My mother had an angel wing begonia plant right inside her front entry way. This plant was from her own mother’s home and over the years the plant grew. Not so much in a bushy, full manner but it did take over. The stems grew toward the window and mom just tied it up and tacked it to the wall in different places. The leaves and stems grew in all directions and soon stretched across the entryway doorways and walls.
The plant’s presence filled the room and overwhelmed the wall space. It looked important and powerful but it wasn’t really healthy. Blooms never appeared on the plant and the leaves sporadically grew along the long lanky woody stems. The plant was consistently reaching toward something, moving away from its root system and straining toward something new.
When my mother passed away and we cleared out her belongings. A decision had to be made about the plant. My sister and I considered, for about a second, the thought of throwing it out. But I’m a plant person and I have a hard time throwing out something living, even if it’s unhealthy.
I guess I’ve always had somewhat of a green thumb. I’m not sure if it’s because I grew up in Iowa or because my last name was “Green” but plants have been a favorite thing of mine.
I couldn’t take this massive begonia with 15 foot tentacles back on the plane with me so my sister promised to care for it.
She cut it back, rooted new plants from the old one and gave each of the siblings new rooted baby plants from the mother plant originally from our grandmother’s home.
My new begonia cutting was important to me and held great significance for me.
It struggled in its new environment but with some attention and care it was coming along.
So when our family left our home in the care of others for a month-long sabbatical I gave explicit instructions to NOT over water the plants. (Over watering = certain death through drowning.)
After a month away, we returned and were happy to be home. When my normal day for watering plants came around, I went through the routine but noticed my begonia was a bit droopy. A bit too droopy. Upon closer inspection, I observed overly moist soil. I pulled out the inner liner from the pot and water poured from the holes. Drowning for sure. Aaahhh…. not my grandmother’s begonia!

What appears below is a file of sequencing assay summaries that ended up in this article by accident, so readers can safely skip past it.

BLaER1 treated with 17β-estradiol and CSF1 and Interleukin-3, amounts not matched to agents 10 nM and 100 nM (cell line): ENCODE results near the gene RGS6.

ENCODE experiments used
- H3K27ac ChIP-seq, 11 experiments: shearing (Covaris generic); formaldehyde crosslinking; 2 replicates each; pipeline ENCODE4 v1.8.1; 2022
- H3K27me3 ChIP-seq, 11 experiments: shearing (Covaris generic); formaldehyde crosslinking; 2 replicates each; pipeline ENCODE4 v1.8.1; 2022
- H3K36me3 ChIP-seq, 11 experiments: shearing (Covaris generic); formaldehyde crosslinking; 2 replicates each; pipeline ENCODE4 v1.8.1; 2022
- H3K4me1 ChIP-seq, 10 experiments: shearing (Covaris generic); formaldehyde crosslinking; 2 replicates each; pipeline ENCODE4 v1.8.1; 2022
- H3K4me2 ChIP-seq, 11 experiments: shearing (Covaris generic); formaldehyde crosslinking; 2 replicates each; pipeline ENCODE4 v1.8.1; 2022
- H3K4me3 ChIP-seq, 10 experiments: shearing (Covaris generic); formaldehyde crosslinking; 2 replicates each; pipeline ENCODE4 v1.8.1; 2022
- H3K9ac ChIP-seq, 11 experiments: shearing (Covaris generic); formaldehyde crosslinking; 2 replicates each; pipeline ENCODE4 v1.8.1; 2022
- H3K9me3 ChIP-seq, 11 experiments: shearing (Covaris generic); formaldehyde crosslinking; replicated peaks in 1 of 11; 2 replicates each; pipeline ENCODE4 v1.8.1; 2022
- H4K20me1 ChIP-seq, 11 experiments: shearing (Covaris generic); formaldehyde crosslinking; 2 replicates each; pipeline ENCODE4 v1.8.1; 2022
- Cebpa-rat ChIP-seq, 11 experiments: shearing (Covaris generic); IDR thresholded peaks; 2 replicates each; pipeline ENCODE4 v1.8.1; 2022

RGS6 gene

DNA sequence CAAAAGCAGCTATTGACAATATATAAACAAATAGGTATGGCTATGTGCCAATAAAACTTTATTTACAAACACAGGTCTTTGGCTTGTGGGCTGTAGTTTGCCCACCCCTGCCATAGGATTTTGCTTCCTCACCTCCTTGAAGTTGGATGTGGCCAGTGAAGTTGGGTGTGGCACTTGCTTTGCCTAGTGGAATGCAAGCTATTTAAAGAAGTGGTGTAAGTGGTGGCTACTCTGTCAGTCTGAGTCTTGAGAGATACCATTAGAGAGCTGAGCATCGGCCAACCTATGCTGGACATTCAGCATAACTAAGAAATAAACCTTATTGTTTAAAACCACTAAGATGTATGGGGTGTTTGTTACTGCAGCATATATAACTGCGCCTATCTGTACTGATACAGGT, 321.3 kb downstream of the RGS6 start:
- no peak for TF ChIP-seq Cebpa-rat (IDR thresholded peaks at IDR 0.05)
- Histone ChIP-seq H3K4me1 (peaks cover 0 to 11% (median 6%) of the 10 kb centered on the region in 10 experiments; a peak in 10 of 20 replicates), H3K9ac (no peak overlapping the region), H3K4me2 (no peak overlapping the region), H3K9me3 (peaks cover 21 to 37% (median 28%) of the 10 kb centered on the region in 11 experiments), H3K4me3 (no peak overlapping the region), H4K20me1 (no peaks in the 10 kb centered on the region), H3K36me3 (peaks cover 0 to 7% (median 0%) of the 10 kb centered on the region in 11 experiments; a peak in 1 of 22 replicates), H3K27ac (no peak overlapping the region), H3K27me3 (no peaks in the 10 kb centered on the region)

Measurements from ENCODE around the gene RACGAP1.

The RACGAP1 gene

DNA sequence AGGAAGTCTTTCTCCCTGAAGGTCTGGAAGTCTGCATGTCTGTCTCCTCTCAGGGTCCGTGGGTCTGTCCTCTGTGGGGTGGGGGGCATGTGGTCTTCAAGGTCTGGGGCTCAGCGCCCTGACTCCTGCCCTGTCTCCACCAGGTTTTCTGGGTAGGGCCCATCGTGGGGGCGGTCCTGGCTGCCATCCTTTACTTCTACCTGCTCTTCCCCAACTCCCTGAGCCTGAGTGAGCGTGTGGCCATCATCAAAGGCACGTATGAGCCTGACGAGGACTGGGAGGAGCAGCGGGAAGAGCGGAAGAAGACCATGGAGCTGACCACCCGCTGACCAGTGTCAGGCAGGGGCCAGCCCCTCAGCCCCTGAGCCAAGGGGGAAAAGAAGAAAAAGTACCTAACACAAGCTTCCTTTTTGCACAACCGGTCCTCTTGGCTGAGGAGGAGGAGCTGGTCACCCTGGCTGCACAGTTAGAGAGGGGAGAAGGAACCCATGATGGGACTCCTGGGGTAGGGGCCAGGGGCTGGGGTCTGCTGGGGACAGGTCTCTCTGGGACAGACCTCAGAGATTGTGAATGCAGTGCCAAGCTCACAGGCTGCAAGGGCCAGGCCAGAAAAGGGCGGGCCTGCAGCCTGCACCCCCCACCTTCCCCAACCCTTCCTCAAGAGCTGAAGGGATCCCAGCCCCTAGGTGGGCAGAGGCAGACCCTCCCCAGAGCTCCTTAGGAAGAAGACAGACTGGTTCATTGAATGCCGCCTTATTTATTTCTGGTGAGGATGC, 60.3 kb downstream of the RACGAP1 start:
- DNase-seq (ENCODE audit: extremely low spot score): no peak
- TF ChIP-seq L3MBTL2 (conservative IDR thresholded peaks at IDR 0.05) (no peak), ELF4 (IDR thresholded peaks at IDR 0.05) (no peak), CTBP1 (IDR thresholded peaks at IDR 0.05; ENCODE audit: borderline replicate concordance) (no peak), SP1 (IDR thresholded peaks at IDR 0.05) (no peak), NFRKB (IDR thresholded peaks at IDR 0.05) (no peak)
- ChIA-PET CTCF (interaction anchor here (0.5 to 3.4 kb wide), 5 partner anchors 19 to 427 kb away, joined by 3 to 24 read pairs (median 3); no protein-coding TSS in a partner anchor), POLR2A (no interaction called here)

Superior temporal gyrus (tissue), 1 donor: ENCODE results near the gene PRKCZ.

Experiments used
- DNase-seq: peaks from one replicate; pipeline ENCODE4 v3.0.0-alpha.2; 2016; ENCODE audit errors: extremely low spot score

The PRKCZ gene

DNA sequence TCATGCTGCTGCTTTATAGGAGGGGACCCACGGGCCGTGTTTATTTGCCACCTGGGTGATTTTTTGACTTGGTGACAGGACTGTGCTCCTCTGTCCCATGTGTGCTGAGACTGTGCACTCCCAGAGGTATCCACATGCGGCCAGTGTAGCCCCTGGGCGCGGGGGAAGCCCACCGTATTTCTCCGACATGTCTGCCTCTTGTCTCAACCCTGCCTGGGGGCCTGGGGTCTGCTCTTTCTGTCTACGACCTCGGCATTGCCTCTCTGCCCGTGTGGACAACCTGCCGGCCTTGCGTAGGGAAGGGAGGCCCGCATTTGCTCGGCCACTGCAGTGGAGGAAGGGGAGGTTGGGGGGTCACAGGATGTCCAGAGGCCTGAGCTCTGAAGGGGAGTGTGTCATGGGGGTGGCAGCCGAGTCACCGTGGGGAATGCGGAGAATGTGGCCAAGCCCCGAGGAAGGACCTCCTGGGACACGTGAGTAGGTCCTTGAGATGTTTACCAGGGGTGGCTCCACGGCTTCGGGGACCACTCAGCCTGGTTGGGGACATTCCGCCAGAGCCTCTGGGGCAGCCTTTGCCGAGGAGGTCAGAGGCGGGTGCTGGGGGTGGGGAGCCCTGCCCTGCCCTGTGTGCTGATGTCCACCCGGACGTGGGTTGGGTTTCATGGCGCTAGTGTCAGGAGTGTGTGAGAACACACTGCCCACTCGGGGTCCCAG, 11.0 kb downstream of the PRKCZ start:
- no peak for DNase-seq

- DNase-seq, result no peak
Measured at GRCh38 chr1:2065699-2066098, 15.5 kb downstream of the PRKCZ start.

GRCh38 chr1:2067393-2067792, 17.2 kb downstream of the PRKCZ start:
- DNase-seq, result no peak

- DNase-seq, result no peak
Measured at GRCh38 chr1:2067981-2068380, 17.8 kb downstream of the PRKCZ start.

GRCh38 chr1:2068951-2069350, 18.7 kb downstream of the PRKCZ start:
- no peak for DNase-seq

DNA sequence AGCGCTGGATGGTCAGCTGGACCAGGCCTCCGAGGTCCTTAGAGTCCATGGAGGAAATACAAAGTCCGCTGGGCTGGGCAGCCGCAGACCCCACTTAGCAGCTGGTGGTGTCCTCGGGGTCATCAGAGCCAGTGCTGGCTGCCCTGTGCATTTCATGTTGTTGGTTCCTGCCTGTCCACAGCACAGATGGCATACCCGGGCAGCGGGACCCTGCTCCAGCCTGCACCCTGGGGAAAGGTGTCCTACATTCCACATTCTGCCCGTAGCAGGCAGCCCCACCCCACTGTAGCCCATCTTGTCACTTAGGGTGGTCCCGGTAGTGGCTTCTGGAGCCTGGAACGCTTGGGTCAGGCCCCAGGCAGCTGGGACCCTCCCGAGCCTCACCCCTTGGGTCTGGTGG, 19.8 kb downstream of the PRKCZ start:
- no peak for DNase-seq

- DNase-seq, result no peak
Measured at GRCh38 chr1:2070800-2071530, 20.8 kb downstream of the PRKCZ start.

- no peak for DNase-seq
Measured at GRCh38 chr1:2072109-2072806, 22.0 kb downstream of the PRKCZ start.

I wasn’t for sure what to do but I knew it was in a fragile state. New soil and getting her roots out of the swampy soil was the first step.
During repotting, the droopy leaves fell off and only a small stump remained. I was pretty certain it wouldn’t survive but I couldn’t bring myself to throw it away either.
I planted the stump in fertilized soil, placed the pot where it could get proper lighting and waited.
I waited for TWO YEARS.
Every week I faithfully watered the little stump and watched over the soil content.
Nothing appeared to be happening.
When it came time to pack up our house and move to our new home. I struggled over keeping the plant or throwing it out.
- I’ve watered and cared for this plant for 2 years and all we have is one lone leaf and a two-inch stub.
- Why do I hold onto this thing? It’s just a plant.
- Maybe the roots are ruined and will never grow.
In the end, I brought it with me to the new house.
And coincidently, that’s when things started happening.
Within a few months, more leaves appeared.
Within that year, I repotted it because the root system had grown substantially. I cut off the long branches that had shot out, rooted them in water and made 6 new individual plants. In fact while the stem cuttings were swimming in water to grow roots, the cuttings bloomed.
Sometimes we give up on situations and people far too easily and too early.
I could have thrown out the plant when I found it drowning in the swampy soil.
But I didn’t… probably out of the sheer importance to my history and my heart.
I knew if it was going to survive, some things had to change. Soil was the main thing followed by consistent care.
Whenever I was tempted to throw it out and give up, I kept telling myself: I can’t see what’s happening at the root level… maybe something is happening that I can’t see.
I couldn’t go digging around to see how the roots were doing because it might disrupt how the root system was establishing itself. I really just had to wait and hope that the change in environment, consistent care and patience was going to pay off.
And in the end it did.
Giving up was an option but I’m glad I didn’t choose it.
In our lives, we face difficult situations — circumstances out of our control.
But even as I couldn’t see what was happening under the soil with my plant, God works even when we can’t see it with our own eyes.
Because of the Lord’s great love we are not consumed, for His compassions never fail. They are new every morning; great is Your faithfulness. I say to myself, “The Lord is my portion; therefore I will wait for Him.”
The Lord is good to those whose hope is in Him, to the one who seeks Him; it is good to wait quietly for the salvation of the Lord.
My prayer for you is whatever circumstance you face you see His faithfulness today… even if you don’t see the answer today.
I pray you find peace and endurance to keep going, trusting Him and His work in your life even when the results are a long time in coming.
Let us not become weary in doing good, for at the proper time we will reap a harvest if we do not give up. ~ Galatians 6:9
Keep believing, friends!